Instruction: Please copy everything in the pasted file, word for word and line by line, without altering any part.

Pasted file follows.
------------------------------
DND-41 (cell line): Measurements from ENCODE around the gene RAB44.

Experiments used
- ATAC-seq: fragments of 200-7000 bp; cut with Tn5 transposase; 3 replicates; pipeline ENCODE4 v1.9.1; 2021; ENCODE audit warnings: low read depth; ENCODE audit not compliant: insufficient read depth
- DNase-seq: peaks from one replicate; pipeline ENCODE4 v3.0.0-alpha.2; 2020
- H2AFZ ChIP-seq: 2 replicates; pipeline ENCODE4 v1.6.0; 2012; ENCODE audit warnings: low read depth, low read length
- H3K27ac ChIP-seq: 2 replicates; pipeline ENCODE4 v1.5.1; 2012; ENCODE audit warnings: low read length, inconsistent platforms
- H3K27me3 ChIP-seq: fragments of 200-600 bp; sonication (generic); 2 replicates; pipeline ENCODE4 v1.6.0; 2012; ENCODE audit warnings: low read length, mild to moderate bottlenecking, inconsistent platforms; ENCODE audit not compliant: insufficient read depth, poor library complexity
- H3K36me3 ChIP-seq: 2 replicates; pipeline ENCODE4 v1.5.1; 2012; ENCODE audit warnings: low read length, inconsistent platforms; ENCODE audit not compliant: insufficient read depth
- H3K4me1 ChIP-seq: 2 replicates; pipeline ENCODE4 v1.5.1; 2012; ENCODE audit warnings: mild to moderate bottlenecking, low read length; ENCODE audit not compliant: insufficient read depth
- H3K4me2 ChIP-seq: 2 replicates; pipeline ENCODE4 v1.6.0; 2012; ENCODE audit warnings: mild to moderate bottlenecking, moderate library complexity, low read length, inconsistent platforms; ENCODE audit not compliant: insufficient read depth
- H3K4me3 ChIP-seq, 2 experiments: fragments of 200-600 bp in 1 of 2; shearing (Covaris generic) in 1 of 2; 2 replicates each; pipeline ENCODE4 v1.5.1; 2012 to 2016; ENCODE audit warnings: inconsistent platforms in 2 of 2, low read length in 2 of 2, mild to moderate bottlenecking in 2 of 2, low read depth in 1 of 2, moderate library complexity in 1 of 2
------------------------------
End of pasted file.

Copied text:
DND-41 (cell line): Measurements from ENCODE around the gene RAB44.

Experiments used
- ATAC-seq: fragments of 200-7000 bp; cut with Tn5 transposase; 3 replicates; pipeline ENCODE4 v1.9.1; 2021; ENCODE audit warnings: low read depth; ENCODE audit not compliant: insufficient read depth
- DNase-seq: peaks from one replicate; pipeline ENCODE4 v3.0.0-alpha.2; 2020
- H2AFZ ChIP-seq: 2 replicates; pipeline ENCODE4 v1.6.0; 2012; ENCODE audit warnings: low read depth, low read length
- H3K27ac ChIP-seq: 2 replicates; pipeline ENCODE4 v1.5.1; 2012; ENCODE audit warnings: low read length, inconsistent platforms
- H3K27me3 ChIP-seq: fragments of 200-600 bp; sonication (generic); 2 replicates; pipeline ENCODE4 v1.6.0; 2012; ENCODE audit warnings: low read length, mild to moderate bottlenecking, inconsistent platforms; ENCODE audit not compliant: insufficient read depth, poor library complexity
- H3K36me3 ChIP-seq: 2 replicates; pipeline ENCODE4 v1.5.1; 2012; ENCODE audit warnings: low read length, inconsistent platforms; ENCODE audit not compliant: insufficient read depth
- H3K4me1 ChIP-seq: 2 replicates; pipeline ENCODE4 v1.5.1; 2012; ENCODE audit warnings: mild to moderate bottlenecking, low read length; ENCODE audit not compliant: insufficient read depth
- H3K4me2 ChIP-seq: 2 replicates; pipeline ENCODE4 v1.6.0; 2012; ENCODE audit warnings: mild to moderate bottlenecking, moderate library complexity, low read length, inconsistent platforms; ENCODE audit not compliant: insufficient read depth
- H3K4me3 ChIP-seq, 2 experiments: fragments of 200-600 bp in 1 of 2; shearing (Covaris generic) in 1 of 2; 2 replicates each; pipeline ENCODE4 v1.5.1; 2012 to 2016; ENCODE audit warnings: inconsistent platforms in 2 of 2, low read length in 2 of 2, mild to moderate bottlenecking in 2 of 2, low read depth in 1 of 2, moderate library complexity in 1 of 2